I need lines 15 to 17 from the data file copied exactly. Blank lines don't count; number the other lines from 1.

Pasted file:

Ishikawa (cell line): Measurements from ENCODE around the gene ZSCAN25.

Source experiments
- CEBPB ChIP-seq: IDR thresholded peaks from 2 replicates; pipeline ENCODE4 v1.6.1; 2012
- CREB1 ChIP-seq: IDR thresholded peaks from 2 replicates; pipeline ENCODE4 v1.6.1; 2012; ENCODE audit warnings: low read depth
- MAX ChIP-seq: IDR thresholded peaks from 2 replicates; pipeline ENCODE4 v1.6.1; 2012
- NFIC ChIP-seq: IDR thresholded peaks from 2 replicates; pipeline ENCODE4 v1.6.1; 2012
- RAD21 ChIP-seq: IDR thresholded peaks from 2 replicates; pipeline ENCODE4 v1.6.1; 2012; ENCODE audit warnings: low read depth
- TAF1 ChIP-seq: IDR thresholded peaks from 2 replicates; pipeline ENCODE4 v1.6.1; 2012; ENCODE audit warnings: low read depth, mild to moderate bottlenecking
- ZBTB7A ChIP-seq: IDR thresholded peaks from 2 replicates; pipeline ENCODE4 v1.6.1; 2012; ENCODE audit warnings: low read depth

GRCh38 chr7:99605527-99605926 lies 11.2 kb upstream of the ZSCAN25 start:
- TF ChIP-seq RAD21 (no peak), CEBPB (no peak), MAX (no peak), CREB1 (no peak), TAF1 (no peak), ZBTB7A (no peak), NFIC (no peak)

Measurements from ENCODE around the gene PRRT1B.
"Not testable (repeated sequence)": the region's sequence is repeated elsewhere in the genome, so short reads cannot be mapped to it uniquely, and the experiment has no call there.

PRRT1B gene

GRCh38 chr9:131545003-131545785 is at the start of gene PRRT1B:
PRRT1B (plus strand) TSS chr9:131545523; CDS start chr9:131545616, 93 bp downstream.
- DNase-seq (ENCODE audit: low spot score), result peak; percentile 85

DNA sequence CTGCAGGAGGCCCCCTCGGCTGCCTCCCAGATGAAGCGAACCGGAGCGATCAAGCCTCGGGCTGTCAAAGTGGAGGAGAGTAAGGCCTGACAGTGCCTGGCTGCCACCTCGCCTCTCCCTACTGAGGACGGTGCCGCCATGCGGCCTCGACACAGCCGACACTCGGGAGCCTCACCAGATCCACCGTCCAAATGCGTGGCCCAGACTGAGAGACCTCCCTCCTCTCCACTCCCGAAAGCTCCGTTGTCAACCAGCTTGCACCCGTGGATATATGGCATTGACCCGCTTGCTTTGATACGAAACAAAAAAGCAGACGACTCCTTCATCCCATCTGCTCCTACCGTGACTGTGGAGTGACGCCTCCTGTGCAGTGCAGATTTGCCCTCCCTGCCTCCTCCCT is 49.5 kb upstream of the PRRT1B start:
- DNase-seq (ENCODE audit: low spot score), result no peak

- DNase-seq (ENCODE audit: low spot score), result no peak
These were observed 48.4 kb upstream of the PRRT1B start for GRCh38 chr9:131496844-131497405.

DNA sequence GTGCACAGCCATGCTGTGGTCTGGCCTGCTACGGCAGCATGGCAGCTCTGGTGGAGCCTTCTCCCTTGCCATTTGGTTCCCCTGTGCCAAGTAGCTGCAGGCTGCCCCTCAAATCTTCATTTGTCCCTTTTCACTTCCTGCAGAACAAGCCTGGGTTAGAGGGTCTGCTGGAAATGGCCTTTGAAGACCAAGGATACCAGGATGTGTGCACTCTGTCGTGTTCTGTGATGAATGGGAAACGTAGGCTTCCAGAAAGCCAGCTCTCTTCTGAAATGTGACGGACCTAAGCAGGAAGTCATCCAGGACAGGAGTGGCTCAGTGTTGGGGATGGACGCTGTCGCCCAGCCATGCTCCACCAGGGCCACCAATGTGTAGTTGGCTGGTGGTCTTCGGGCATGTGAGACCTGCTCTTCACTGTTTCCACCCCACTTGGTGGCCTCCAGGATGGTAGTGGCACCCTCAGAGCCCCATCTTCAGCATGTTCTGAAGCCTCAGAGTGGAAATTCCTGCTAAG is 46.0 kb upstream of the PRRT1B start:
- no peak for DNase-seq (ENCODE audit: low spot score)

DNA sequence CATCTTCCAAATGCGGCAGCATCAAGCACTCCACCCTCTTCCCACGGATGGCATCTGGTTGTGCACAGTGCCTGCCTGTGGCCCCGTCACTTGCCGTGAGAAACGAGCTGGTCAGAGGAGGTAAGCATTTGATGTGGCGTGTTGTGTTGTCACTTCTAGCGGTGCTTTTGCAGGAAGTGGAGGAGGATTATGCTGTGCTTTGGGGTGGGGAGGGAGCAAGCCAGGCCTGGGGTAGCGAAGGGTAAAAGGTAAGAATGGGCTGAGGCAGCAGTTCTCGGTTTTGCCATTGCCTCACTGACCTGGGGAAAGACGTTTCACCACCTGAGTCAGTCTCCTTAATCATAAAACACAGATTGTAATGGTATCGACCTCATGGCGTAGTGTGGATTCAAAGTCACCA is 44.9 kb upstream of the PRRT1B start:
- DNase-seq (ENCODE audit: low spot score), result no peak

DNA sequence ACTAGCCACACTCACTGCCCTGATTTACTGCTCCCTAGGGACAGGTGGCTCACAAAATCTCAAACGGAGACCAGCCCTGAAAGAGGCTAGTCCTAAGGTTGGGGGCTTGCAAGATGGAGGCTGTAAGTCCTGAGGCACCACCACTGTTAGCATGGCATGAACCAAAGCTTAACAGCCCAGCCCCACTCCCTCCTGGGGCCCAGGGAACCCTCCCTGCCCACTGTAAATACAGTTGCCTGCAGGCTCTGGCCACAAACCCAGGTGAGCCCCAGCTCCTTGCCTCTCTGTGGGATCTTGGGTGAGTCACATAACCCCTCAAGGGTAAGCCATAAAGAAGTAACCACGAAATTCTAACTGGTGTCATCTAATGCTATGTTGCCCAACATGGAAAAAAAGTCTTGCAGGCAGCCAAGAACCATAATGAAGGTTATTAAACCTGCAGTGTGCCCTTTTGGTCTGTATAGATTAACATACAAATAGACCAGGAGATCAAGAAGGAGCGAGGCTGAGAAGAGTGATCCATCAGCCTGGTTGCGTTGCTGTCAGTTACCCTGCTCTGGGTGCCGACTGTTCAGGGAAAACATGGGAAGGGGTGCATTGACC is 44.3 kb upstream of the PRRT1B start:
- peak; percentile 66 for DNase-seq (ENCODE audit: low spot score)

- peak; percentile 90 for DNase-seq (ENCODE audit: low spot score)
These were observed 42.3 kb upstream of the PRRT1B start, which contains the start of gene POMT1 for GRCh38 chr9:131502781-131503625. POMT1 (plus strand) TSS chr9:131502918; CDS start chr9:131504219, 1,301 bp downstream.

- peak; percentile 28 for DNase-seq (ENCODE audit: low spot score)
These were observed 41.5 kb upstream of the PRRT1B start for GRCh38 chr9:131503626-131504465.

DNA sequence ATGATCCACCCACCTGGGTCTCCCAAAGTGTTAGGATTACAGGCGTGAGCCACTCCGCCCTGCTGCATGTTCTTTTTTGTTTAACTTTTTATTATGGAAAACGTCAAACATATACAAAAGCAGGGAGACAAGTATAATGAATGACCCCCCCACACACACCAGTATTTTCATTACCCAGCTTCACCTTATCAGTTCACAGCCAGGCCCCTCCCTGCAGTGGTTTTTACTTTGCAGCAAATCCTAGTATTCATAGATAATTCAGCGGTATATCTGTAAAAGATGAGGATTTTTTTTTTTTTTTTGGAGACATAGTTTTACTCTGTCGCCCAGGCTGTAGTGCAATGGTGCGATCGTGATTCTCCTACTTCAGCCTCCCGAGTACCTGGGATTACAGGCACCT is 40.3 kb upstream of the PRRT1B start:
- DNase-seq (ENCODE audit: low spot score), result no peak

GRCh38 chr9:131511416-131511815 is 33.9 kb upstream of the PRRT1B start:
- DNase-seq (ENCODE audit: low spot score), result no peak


GRCh38 chr9:131545003-131545785 is at the start of gene PRRT1B:
PRRT1B (plus strand) TSS chr9:131545523; CDS start chr9:131545616, 93 bp downstream.
- DNase-seq (ENCODE audit: low spot score), result peak; percentile 85